How You Can Work for Testing Reform

1.Talk to others about test misuse. Break the silence by talking with other parents, teachers, neighbors and friendsone on one, in small groups, or at house parties.Share the facts about test overuse and misuse.
• Use the fact sheets at

2.Create a network for change. Build alliances among school and community groups to work for local, state and federal test reform. Reach out to parent associations, civil rights and faith-based leaders, teacher and other labor unions, civic organizations, and business groups.

3.Hold a public forum or workshop in your community to discuss high-stakes standardized tests, state and local testing policy.
• SeeFairTest’s guide to organizing a community forum,

4.Urge your local school board to take a stand on testing. Have your network press school board members to adopt a resolution calling for a moratorium on high-stakes testing in order to design a better assessment system.
• See FairTest’s “Time for a Real Testing Moratorium” fact sheet,

5.Consider opting your child out of the tests.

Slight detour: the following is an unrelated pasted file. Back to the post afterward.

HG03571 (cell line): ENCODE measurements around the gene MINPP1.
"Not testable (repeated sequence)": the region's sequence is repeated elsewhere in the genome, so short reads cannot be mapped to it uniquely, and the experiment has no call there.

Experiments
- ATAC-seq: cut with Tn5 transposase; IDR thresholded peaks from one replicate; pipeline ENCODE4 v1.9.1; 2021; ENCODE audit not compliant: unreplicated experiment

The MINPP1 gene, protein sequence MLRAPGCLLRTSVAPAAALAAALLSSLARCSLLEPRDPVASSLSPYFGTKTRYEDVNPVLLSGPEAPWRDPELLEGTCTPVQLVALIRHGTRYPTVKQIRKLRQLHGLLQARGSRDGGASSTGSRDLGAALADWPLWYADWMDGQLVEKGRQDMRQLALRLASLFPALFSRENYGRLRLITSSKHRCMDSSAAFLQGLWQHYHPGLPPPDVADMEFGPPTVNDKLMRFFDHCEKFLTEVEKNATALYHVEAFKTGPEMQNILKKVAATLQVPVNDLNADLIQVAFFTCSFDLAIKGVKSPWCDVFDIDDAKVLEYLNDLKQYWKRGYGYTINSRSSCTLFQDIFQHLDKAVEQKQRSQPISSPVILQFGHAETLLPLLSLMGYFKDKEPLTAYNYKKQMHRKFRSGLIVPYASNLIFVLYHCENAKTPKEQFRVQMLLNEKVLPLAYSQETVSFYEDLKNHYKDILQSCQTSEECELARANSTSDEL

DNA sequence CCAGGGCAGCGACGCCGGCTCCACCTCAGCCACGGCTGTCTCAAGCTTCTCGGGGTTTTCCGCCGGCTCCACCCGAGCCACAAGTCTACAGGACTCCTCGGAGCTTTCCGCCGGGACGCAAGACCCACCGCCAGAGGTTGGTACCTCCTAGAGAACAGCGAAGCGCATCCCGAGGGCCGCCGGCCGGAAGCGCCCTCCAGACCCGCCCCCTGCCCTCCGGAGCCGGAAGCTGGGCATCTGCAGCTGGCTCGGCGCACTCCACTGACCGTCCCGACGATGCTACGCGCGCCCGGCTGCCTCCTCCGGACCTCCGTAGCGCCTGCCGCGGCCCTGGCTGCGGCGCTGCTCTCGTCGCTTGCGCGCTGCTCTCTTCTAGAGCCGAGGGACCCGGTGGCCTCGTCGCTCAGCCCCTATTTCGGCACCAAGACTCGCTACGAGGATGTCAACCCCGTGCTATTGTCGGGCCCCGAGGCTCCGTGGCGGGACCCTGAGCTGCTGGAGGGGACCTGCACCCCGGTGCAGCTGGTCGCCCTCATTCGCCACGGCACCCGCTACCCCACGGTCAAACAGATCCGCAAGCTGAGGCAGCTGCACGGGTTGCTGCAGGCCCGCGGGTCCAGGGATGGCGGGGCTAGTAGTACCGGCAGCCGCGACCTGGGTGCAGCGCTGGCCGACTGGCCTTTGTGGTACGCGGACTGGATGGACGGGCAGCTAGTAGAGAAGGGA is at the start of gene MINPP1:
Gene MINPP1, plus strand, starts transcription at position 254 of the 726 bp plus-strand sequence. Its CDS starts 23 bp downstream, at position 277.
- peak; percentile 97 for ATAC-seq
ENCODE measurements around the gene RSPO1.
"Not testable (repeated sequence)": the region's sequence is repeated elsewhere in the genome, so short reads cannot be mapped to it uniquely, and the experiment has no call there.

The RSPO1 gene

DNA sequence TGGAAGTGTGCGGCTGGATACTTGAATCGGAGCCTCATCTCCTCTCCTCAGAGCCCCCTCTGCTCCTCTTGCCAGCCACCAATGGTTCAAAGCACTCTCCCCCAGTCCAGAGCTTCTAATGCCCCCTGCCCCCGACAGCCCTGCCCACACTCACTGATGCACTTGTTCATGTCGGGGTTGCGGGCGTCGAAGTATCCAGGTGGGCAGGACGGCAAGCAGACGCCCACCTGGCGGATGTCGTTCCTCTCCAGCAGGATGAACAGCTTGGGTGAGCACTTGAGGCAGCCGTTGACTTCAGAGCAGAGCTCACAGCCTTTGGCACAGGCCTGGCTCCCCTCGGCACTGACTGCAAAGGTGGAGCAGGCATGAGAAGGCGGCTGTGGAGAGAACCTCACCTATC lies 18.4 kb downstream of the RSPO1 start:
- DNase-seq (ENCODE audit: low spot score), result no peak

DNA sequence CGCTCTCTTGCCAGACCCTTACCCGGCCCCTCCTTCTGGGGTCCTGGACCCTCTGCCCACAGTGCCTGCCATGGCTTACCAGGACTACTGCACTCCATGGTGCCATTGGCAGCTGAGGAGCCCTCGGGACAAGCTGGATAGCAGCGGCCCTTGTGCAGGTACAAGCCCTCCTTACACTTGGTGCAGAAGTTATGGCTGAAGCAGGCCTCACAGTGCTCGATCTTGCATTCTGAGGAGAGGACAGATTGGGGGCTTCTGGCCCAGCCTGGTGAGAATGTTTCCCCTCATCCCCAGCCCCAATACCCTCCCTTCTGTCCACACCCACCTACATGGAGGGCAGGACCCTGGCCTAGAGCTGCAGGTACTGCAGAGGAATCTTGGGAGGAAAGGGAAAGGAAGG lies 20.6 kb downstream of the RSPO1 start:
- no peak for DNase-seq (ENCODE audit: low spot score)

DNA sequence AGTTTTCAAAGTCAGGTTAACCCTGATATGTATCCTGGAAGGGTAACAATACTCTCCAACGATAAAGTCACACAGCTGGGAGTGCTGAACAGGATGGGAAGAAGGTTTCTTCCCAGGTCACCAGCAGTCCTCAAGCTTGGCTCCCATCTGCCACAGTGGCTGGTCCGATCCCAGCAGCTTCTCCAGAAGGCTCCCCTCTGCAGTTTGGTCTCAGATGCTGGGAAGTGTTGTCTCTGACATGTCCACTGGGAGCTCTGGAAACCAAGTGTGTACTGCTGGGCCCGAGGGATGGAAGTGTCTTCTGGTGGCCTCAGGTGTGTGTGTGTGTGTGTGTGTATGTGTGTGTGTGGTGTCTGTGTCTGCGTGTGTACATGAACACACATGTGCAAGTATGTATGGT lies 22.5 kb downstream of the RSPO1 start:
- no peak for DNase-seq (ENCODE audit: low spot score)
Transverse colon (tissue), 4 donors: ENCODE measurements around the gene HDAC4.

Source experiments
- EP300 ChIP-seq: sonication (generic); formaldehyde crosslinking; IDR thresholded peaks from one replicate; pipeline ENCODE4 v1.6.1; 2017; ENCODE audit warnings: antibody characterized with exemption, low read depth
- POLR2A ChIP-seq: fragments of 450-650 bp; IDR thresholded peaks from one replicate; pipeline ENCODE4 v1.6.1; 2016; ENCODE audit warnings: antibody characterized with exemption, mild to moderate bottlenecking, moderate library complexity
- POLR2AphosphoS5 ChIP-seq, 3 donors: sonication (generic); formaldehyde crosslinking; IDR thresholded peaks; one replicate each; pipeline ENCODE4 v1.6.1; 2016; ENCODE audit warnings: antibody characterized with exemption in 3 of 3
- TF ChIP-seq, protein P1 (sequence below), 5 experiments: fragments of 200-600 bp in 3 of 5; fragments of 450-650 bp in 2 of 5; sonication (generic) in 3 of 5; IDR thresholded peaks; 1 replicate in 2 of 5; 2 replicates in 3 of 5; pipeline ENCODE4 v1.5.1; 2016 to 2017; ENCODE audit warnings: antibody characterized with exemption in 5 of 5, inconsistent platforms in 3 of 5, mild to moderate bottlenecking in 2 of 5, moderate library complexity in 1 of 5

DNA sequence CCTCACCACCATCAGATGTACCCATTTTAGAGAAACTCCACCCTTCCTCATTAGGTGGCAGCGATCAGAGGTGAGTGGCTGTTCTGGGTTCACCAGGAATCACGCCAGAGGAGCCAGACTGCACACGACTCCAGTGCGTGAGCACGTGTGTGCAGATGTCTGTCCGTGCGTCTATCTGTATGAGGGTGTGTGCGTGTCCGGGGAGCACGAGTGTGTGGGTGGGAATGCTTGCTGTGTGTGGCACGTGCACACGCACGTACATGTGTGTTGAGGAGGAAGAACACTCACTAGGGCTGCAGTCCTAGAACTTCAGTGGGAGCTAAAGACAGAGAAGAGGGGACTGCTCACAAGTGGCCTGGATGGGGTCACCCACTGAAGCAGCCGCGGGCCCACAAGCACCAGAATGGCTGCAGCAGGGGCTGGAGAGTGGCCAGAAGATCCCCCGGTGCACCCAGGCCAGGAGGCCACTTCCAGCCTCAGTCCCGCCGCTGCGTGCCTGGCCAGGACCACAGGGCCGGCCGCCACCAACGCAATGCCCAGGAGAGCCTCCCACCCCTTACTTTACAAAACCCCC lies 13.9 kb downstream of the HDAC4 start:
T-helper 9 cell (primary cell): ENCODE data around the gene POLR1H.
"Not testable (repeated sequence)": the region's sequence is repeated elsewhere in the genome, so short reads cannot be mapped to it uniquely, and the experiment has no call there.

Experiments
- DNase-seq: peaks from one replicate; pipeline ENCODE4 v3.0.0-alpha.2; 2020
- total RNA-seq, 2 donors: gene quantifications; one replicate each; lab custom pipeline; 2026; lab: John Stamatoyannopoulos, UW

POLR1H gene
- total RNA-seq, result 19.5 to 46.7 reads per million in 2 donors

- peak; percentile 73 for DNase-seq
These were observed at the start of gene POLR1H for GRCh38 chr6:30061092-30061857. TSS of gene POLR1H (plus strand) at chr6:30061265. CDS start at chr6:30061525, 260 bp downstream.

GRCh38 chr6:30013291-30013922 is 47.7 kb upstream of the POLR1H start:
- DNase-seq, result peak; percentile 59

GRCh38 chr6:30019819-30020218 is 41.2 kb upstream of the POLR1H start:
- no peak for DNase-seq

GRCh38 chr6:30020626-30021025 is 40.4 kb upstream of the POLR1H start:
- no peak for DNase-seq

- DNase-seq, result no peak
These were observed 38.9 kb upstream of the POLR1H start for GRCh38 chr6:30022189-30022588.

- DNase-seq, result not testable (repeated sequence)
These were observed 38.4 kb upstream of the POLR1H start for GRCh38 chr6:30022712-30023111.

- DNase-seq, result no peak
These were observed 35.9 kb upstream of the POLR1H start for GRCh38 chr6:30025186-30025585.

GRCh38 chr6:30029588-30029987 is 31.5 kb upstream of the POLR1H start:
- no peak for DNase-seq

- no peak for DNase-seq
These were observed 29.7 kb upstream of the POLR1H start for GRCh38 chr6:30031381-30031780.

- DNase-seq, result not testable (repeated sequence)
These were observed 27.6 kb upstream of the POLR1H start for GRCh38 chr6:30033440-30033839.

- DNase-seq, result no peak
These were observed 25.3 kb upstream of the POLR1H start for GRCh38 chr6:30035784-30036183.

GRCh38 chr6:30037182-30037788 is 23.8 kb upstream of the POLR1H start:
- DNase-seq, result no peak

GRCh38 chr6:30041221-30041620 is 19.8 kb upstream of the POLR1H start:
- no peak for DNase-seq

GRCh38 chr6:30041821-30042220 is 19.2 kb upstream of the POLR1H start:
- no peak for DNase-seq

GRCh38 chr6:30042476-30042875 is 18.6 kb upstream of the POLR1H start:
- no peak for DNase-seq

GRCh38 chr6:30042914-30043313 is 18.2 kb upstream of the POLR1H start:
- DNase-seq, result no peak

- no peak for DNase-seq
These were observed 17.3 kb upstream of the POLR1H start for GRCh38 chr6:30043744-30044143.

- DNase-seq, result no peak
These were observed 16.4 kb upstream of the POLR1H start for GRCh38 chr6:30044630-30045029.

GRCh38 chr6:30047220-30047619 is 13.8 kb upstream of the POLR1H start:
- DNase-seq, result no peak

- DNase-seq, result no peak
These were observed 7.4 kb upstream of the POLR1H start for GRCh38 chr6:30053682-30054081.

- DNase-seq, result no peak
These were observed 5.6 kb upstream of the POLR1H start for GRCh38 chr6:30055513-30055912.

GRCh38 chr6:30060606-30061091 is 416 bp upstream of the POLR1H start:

See FairTest’s “Opting Out” fact sheet,

6.Write letters-to-the-editor and op-ed pieces for your local and regional newspapers.
• See How to Work With Your Local Media,

7.Contact your state and federal representatives about reducing testing.
a) Send them letters with copies of news clips, resolutions, and/or signed petitions.
b) Call them with your concerns. Set up small group meetings between your elected officials and local parents, teachers, students and other allies.

• See

• To contact your members of Congress, go to

8.Support alternatives. When people ask, “What would you do instead of standardized testing?” tell them about successful models like the New York Performance Standards Consortium.

• See FairTest’s fact sheet, “A Better Way to Evaluate Schools,”

To download a print formated PDF of this Fact Sheet Click Here.

See FairTest’s visually designed infographic based on this fact sheet.

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8-Steps-For-Testing-Reform.pdf 260.62 KB